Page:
Becoming a Better College Student
by qtubb1 on November 17, 2014 - 7:27pm
“The New Science of Learning: How to Learn in Harmony with Your Brain,” by Terry Doyle and Todd Zakrajsek, was written to help students find and implement ways to become better learners. Chapter 8, “Paying Attention”, specifically focuses on attention spans and ways to improve learning. The focus of this chapter is to propose ways that students can increase their learning, be better engaged, and get the most out of their lessons, even if the subject matter is boring. The focal point of this chapter is; how the brain pays attention, what interests the brain, and what students can do to improve their attention span. Doyle and Zakrajsek focus on sleep, exercise, and multitasking and the effects they have on learning, attention, and recall.
The reading addresses three terms that explain the concept of paying attention; sustained attention, effortless attention, and effortful attention. Sustained attention is the ability to work on a task over an extended period of time (Doyle & Zakrajsek, 2013). Based on the research material used, sustained attention, as well as, effortful attention is most needed to succeed in college. Effortful attention requires students to pay more attention as the learning material gets harder. Effortless attention makes students feel great when they’re engaged because it’s the process of being in the zone when engaged in an activity that id desirable. Unlike sustained and effortful attention, this type of attention isn’t needed for college success (Doyle & Zakrajsek, 2013). The authors place an emphasis on the fact that everything learned in college won’t be of interest to you, but it is very important that you find a connection, or set a learning goal in order to effectively learn new information. Student’s daydream, which is normal, but you must be able to quickly refocus in order to improve academically. Students believe they can multitask but it actually takes your attention away from what needs to be learned. In order to effectively learn new material, you must be 100% attentive.
Imagine having a genuine interest in everything that crossed your path? Wouldn’t that make learning more fun and engaging? If everything you learned was chosen based on your interest there wouldn’t be a challenge, and you’d lack the ability to process and reiterate new information. You can compare it to having a boss that isn’t interesting or that you aren’t too fond of. If they’re trying to teach you something that doesn’t interest you, how do you expect to excel in at your job if you aren’t paying attention? Learning is a challenge. Information derived from different places makes it a much more difficult challenge. Even more difficult is finding the ability to absorb the information when it lacks stimulation.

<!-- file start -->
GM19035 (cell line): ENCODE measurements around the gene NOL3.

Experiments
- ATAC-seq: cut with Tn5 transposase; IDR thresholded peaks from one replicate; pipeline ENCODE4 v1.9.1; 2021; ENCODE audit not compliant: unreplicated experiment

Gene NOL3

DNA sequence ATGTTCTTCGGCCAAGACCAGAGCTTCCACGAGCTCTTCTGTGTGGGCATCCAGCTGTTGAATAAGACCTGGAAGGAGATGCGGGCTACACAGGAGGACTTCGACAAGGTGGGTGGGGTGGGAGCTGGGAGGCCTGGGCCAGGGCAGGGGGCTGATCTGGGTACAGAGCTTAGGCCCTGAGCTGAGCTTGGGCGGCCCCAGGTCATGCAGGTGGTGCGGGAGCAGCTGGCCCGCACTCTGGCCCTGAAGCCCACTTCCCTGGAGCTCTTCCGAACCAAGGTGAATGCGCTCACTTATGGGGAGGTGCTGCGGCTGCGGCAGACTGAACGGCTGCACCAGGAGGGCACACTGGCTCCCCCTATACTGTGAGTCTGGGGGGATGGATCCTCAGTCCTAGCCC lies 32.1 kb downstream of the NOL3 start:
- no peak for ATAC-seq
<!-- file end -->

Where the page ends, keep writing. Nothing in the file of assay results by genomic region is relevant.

Doyle and Kakrajsek note that in order for the brain to operate properly you must get at least 7.5 to 9 hours of sleep each night. The brain processes and stores information while you’re asleep in order to make room for new information (Doyle & Zakrajsek, 2013). Have you ever tried focusing on a lecture while tired? It doesn’t work out that well. Try recalling half of that information five minutes after you step foot out of that class. Just how the body requires sleep to function properly, so does the brain. Aerobic exercise has been proven to stimulate the brain and increase a person’s ability to pay attention. During exercise, the body’s natural chemicals are being released into the brain in larger amounts which makes learning new material easier (Doyle & Zakrajsek, 2013). Exercising four to five times a week is a good way to promote healthy learning. The authors suggest using the internet to find ways that help to improve learning. They’ve also noted that meditation is a great tool to enhance learning. Different techniques work for different people (Doyle & Zakrajsek, 2013). For some people distractions are their issue, and finding a quiet place to study can increase learning. I suggest trying exercise, meditation, creating and maintaining a proper sleep schedule, and proper nourishment of the body.
I can say that I’m guilty of sleep deprivation, multitasking, and drifting from boredom. My goal after taking this course is to become a better learner. Often times we take classes just to fill credits and apply ourselves just enough for a passing grade. I think we should do more to maximize our learning, which we could in turn use those techniques outside of the classroom. Paying attention is a key factor in improving our learning and becoming better college students.
Doyle, Terry, and Todd Zakrajsek. "Paying Attention." The New Science of Learning: How to Learn in Harmony with Your Brain. First ed. Sterling: Stylus, LLC., 2013. 125. Print.